The travails of the Long March rapidly became a founding legend of the new Rome, told – even while the marchers were alive, in some cases – in the same tones used for recounting the story of Romulus and Remus. But it is worth noting that the legend does not, with a few exceptions, focus on battles; the Romans overcome hostile weather, mountain ranges, endless distances, and internal dissent, but after Jvris Ugheltekhili, few external enemies.
So much for the unification itself; we may also ask, how was the fragile structure of loyalty maintained? As noted, the heavy cavalry horses and iron weaponry of the Komnenoi were capital, to be husbanded carefully and expended reluctantly. Like any successful and wealthy warband, they attracted recruits from other tribes, mounted and armed more traditionally, and thus rapidly constructed their own swarm of light cavalry to supplement the kataphrakts and infantry. But while this was a welcome addition to their strength, it was, ultimately, the same means that previous Khagans had used to maintain their hegemony – in other words, if the heavy cavalry were allowed to attrite away, the Romans would become just another pony-mounted tribe, susceptible to the usual generational shifts in the Khaganate. To introduce a unifying ideology was one thing, but to make unification under the Komnenoi stick, it was necessary to maintain a strong military advantage against any likely combination of tribes.
To do so, the Romans took for their territory the doubtful lands surrounding the Great Wall of China, where nomad and farmer had pushed the frontier of settlement back and forth for millennia. This area does not offer the best sweet grazing, and the climate is atrocious even by the hard standards of the steppe, and thus no tribe was mortally offended by its seizure. However, the main concern was access to the two crucial goods the Romans needed to maintain their military edge: Iron and grain. With China split by dynastic revolt, the Romans could offer a bargain to the northmost tier of cities: Protection from nomad raids, in exchange for a tribute of the products of civilisation – in particular, the iron weapons and the feed required to keep the kataphrakt tradition alive.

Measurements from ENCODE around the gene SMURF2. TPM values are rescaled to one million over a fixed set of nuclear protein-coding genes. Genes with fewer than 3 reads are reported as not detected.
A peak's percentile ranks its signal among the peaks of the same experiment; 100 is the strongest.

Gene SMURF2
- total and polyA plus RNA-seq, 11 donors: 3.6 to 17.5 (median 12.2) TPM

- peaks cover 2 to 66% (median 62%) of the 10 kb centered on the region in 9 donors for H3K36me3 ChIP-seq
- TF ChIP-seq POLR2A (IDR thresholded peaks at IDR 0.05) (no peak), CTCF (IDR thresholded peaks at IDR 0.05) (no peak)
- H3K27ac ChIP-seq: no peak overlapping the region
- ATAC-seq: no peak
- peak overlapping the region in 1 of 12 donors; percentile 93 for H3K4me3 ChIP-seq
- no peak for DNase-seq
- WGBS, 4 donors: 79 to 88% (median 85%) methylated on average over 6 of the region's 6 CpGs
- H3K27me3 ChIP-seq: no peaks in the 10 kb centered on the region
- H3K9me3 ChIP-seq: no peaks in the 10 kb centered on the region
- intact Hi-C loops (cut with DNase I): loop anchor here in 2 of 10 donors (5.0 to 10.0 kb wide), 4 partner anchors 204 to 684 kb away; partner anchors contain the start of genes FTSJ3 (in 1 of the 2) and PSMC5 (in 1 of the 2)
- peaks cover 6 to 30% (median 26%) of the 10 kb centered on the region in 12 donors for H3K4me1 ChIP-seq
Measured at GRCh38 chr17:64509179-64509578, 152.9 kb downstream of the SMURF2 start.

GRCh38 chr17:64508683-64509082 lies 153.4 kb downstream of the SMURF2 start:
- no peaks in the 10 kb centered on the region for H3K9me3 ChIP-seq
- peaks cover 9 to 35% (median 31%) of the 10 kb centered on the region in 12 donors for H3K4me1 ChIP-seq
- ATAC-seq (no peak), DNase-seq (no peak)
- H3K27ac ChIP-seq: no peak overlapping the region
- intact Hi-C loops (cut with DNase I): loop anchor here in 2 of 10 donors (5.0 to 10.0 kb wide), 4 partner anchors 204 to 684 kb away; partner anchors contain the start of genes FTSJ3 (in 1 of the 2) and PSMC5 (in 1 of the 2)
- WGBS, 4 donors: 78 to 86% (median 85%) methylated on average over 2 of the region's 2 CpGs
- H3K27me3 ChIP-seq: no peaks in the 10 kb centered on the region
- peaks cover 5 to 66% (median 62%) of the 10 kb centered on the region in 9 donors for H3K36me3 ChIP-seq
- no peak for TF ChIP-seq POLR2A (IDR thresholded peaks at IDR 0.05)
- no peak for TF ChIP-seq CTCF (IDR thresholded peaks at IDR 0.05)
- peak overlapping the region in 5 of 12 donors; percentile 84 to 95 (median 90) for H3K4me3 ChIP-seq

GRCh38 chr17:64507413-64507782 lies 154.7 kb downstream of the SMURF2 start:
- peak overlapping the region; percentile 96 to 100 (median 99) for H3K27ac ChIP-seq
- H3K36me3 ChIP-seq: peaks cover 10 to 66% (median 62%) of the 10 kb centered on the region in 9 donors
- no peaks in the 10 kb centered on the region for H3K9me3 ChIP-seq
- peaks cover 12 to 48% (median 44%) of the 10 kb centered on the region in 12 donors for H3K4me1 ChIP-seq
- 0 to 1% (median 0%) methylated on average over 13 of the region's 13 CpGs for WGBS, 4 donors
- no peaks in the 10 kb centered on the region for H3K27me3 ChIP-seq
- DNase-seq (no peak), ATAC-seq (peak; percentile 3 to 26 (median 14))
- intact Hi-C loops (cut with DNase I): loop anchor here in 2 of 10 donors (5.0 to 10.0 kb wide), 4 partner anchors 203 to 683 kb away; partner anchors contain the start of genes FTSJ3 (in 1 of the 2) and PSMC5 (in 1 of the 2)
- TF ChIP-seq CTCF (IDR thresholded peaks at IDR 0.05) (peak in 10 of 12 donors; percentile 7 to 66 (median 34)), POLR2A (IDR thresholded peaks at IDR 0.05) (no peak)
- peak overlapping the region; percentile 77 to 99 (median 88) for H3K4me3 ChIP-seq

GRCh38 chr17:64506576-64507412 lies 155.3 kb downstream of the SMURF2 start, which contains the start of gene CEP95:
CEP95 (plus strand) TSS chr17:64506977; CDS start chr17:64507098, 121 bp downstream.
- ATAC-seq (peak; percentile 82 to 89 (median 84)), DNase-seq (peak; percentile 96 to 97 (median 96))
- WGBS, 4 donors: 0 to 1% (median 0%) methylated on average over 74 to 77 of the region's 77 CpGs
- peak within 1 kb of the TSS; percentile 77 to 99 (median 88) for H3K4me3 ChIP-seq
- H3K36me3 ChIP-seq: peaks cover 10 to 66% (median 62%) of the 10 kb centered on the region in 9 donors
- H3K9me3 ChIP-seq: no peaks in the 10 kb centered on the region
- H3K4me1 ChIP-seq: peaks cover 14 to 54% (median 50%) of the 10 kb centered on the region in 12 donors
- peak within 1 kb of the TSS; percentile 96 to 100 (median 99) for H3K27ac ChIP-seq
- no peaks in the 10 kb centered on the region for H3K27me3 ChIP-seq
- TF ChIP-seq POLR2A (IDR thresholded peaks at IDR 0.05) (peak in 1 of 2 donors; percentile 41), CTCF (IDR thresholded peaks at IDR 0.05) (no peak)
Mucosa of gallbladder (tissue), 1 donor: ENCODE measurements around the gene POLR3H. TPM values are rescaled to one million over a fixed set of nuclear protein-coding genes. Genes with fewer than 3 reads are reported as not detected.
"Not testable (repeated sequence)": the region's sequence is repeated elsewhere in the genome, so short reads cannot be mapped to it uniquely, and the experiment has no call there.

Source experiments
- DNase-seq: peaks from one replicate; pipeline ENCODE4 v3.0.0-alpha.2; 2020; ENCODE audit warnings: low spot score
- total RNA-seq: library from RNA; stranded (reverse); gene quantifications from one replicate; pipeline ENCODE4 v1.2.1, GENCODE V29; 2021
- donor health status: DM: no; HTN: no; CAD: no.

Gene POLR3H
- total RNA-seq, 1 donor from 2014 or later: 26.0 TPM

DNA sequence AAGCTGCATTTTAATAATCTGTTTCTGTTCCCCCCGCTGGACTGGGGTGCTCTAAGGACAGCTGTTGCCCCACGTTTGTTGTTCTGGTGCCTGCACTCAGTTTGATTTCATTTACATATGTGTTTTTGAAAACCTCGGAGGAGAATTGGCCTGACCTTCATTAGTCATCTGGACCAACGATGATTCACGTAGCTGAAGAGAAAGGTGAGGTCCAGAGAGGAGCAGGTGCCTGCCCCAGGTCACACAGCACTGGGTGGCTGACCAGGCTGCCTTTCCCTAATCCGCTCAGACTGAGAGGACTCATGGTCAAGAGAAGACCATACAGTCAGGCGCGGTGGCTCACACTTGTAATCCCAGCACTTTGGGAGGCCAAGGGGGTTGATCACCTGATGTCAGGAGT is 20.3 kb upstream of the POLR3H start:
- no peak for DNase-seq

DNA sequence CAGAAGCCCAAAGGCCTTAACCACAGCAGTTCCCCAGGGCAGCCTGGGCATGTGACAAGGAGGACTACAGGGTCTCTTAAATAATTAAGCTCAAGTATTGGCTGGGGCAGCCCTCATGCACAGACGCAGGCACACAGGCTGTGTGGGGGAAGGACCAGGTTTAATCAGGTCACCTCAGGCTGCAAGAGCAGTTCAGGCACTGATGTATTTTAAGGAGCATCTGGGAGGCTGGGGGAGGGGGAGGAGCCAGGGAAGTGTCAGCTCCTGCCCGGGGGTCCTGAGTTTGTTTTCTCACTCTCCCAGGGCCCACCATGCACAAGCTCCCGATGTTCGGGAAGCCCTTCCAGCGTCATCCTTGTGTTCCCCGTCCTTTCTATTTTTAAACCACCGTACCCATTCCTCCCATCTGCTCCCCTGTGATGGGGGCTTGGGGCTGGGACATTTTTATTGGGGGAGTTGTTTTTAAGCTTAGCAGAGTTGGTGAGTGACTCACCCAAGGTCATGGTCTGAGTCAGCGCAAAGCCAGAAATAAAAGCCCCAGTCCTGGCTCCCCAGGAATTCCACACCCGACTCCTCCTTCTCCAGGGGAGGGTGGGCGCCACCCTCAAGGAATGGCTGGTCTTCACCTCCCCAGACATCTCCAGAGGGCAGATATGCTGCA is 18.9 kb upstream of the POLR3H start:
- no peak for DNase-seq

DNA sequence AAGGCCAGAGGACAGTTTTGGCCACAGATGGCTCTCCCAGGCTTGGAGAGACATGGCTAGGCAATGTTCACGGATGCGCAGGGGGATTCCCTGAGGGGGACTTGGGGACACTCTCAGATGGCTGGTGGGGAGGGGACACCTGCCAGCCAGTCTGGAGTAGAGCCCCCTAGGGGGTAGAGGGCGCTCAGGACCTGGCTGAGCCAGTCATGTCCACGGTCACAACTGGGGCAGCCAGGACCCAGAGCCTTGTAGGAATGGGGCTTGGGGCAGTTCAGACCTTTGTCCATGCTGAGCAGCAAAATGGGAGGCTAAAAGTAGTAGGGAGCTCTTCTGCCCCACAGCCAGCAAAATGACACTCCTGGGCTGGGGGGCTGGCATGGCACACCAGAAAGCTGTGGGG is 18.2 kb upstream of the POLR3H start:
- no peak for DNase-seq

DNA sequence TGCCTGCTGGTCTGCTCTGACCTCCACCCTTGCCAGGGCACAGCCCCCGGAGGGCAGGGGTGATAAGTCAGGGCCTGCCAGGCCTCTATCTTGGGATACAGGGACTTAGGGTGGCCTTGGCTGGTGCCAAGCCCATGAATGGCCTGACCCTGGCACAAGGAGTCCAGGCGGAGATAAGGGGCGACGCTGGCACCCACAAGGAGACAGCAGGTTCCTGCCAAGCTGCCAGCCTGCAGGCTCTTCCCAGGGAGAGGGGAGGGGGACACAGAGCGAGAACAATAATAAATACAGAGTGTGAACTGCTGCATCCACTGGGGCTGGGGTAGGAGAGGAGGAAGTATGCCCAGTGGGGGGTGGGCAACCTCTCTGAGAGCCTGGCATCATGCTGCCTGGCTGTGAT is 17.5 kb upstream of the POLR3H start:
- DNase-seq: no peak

The Komnenoi were, for a short period, something altogether new in the world: A nomad tribe with some of the trappings of civilisation, in particular a splendid heavy cavalry. Under the leadership of Alexandros, they exploited this uniqueness ruthlessly: They positioned themselves perfectly between nomad and settler, gaining strength from both sides – nomad light cavalry for scouting and skirmishing, and settler grain and iron to maintain a core of heavy cavalry that allowed them to overawe the nomads. Thus each part of their strength supported the other, a closed virtuous cycle. No other tribe could have done it, because no other tribe had the initial capital of horses and heavy-cavalry training (a very different set of skills from light-cavalry skirmishing) required; and no other band of settlers would have done it, because it required abandoning homes and cities for the harsh life of a nomadic tribe. When Alexandros announced that his winter camp would lie in the shadow of the Great Wall that separates and unites nomad and farmer, the symbolism was clear to all.
[*] These were something of a double-edged sword, for unlike nomad ponies they could not survive by grazing alone; the Romans dealt with this by marching along the southern border of the steppes, where they could buy grain from the edge of cultivation.